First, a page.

Understand challenges and limitations of the blue dye test. Compare the sensitivity of blue dye test to other methods based on a comprehensive study. - How is the blue dye working (parameters, limits, etc.) - Sensitivity of blue dye vs. defect geometry - Comparative study with Optical Emission Spectroscopy, Mass Extraction and Helium - Select the right method to replace your blue dye Repeatable and prober Container Closure Integrity Testing of primary packaging is essential to ensure quality and effectiveness of pharmaceutical products. Blue dye test and microbial ingress are mainly used for decades. Recently, guidelines provided by regulatory organizations like USP 1207 or Annex 1 request statistical analysis and push for use of deterministic and non-destructive methods. You will learn more about the results of a unique comparative study performed on more than 500 glass vials prepared with leak artifacts (microtubes and glass micropipettes), which refers to Kirsh and Burrel’s studies. Each sample has been tested with different technologies: Helium Leak test, Optical Emission spectroscopy, Mass Extraction and blue dye test. Depending on your needs (R&D, Production, Quality) the results will help you to find the right method to replace your blue dye test in order to follow the latest guidelines.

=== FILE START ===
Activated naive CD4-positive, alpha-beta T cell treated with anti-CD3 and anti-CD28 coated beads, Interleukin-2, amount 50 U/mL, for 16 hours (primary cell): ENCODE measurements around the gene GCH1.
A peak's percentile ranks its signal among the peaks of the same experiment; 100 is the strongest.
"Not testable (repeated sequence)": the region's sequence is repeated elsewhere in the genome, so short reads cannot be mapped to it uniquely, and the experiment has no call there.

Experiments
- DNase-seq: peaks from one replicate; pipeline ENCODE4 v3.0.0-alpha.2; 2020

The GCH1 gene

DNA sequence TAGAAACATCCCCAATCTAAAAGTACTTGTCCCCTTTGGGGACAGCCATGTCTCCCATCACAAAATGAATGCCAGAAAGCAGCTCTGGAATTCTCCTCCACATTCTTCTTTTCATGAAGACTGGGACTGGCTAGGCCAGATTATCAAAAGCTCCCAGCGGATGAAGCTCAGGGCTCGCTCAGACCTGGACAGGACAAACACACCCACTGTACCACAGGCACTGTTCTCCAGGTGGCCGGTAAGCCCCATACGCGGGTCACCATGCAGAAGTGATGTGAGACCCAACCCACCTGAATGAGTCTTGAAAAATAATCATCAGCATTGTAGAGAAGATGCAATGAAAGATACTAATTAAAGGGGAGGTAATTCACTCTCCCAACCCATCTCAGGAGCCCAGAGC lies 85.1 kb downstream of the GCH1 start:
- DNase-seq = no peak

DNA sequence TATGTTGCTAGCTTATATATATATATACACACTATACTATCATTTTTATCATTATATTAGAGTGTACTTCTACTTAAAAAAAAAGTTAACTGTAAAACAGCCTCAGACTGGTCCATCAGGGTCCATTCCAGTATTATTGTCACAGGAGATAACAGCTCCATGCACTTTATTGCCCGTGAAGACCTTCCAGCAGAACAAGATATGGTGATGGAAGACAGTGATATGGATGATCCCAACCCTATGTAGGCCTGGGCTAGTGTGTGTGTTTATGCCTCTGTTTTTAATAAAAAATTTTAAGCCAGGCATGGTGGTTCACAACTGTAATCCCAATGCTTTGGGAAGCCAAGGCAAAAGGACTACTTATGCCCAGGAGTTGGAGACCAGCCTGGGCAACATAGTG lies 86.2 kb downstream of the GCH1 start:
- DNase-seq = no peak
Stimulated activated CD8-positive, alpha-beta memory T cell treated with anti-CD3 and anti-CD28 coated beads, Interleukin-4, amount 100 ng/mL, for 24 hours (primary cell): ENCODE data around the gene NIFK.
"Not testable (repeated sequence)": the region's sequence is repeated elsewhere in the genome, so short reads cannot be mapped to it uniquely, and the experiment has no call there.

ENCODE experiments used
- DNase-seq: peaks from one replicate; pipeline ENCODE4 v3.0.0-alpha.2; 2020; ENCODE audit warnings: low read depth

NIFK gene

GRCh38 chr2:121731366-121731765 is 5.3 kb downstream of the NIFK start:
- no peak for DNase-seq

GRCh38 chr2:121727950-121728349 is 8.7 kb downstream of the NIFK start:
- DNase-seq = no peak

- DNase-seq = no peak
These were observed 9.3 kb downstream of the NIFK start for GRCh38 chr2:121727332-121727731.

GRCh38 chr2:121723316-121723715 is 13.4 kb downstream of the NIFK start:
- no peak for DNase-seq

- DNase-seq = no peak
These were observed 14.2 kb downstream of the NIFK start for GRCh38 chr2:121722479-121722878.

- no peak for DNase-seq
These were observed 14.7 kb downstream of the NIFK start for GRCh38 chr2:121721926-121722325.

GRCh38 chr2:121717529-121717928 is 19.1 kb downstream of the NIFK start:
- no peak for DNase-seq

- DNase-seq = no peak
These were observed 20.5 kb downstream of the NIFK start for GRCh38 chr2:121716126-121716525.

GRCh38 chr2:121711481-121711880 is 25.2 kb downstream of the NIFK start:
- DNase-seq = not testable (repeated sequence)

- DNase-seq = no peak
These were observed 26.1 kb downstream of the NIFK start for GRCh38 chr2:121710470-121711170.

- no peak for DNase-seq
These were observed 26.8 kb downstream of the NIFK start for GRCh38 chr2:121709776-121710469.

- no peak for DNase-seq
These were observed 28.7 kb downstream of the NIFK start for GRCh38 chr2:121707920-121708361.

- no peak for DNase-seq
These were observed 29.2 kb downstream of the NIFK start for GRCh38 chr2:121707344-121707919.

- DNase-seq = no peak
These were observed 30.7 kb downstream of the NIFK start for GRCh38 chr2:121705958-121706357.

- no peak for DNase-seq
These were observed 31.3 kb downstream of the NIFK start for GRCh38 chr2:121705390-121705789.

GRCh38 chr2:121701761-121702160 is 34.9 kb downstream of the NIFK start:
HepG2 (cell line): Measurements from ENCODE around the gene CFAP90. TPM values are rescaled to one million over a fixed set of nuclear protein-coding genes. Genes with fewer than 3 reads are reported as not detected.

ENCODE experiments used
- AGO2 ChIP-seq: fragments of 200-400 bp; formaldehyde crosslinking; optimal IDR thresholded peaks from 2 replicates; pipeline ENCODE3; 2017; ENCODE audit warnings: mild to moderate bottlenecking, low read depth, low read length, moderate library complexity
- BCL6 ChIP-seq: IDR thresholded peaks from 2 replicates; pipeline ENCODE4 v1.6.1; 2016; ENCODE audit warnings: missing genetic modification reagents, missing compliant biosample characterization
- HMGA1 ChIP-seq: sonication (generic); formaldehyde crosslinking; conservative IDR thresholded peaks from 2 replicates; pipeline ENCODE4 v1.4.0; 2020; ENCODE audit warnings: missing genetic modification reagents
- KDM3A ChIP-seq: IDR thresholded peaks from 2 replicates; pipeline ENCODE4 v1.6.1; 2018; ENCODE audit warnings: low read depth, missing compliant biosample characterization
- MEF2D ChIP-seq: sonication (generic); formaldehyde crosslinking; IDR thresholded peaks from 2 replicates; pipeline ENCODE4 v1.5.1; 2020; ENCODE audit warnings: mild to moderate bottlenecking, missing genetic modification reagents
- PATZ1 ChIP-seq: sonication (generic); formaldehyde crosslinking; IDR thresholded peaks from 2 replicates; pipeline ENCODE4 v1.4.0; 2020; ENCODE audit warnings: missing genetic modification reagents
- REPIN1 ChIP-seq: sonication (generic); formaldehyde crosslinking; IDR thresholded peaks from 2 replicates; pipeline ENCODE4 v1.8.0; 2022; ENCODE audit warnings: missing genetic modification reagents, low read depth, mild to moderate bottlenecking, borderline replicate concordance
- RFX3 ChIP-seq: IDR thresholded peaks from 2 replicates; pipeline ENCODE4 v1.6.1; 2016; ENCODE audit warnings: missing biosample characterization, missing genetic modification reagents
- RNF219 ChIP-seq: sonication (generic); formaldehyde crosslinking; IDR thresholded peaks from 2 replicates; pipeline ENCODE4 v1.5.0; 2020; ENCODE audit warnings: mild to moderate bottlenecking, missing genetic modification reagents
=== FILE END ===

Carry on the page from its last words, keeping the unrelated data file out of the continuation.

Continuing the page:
Our USP <1207> and ASTM (F-3287-17) recognized Mass Extraction Technology works on the principle of rarefied gas flow. Testing takes place in vacuum conditions to attain higher sensitivity. This patented technology type of testing is particularly suitable for pharmaceutical packaging such as IV-bags, pouches or glass vials. Larger defect and defects as small as
1 μm can be detected with this method. The technology is thereby suitable for laboratory applications as well as for the use in production environment allowing stability control as
well as automated 100 % testing (also in inline machines).
FDA laboratories in the US and major pharmaceutical companies have been using the Mass Extraction instruments for over 10 years.
1) American Standard for Testing and Materials
2) United States Pharmacopeia
3) American Society for Testing and Materials
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